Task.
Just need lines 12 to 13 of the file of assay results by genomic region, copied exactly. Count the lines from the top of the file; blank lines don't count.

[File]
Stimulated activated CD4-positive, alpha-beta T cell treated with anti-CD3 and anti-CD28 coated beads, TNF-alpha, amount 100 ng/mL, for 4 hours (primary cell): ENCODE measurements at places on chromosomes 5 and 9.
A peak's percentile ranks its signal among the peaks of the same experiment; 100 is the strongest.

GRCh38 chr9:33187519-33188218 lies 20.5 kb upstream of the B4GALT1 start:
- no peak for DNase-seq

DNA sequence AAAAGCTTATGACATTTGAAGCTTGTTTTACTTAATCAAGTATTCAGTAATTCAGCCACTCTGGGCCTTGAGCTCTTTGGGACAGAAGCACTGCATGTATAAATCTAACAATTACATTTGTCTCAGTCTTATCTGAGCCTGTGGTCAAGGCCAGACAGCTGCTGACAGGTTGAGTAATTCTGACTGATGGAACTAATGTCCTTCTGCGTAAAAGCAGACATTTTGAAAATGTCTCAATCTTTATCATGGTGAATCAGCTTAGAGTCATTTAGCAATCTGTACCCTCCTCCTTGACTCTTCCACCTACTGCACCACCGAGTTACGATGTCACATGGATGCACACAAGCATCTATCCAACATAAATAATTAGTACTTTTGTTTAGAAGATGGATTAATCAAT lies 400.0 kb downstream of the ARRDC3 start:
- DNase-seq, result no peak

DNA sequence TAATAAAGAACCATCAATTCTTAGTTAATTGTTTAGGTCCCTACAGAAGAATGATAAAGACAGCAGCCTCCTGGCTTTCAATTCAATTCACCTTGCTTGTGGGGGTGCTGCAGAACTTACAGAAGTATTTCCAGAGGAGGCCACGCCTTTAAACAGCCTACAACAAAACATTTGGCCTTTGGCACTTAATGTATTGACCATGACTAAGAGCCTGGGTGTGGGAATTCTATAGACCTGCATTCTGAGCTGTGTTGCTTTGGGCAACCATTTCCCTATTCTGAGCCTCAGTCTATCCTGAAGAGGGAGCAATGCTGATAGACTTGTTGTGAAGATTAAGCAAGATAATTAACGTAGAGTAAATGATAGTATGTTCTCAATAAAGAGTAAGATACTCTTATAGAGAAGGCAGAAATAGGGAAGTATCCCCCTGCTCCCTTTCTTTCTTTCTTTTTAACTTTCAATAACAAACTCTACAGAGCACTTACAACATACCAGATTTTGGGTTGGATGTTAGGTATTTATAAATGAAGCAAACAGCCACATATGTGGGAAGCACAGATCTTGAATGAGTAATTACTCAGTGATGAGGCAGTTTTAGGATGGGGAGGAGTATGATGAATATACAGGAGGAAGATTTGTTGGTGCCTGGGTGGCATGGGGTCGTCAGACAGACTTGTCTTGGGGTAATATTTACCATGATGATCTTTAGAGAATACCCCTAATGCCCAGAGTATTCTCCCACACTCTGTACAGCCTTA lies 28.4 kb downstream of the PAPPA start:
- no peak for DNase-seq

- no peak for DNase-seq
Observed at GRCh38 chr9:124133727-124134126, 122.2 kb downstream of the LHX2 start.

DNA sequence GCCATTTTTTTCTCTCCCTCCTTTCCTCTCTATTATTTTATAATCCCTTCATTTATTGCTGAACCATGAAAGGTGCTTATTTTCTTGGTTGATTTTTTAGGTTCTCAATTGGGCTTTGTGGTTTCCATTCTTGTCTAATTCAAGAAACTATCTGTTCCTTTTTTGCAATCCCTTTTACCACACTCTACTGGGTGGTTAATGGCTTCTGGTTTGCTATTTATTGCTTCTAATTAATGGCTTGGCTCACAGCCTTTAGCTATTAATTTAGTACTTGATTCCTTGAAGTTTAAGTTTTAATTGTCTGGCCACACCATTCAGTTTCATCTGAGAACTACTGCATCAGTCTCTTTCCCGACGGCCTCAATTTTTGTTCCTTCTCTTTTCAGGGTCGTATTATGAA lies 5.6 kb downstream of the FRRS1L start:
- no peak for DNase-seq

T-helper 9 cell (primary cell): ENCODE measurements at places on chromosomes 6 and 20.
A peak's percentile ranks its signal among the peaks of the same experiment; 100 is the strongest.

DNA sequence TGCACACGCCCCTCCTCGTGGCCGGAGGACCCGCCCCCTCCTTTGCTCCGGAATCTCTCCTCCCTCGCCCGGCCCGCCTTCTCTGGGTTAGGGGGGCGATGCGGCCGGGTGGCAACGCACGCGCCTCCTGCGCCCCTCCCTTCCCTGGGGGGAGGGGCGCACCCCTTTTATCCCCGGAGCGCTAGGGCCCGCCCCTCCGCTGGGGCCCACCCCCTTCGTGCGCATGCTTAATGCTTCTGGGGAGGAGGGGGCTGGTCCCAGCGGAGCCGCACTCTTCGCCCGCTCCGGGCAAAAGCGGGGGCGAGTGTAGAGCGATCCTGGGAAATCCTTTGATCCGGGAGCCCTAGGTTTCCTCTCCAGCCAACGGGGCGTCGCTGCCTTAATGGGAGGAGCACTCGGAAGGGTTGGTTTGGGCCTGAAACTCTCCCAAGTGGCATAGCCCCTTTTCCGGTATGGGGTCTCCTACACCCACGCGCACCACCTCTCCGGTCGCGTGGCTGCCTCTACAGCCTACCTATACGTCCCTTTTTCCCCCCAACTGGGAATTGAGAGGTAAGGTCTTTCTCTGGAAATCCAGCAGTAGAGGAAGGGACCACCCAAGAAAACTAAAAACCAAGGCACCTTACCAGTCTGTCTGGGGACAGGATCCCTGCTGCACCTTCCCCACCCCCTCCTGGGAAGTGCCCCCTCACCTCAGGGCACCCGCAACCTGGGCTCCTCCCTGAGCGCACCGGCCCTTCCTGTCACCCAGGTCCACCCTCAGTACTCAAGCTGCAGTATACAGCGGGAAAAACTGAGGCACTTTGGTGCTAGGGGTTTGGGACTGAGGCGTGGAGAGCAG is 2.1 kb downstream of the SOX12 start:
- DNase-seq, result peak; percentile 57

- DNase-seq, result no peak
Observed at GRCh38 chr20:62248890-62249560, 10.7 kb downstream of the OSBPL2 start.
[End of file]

- no peak for DNase-seq

T-helper 9 cell (primary cell): ENCODE measurements at places on chromosomes 6 and 20.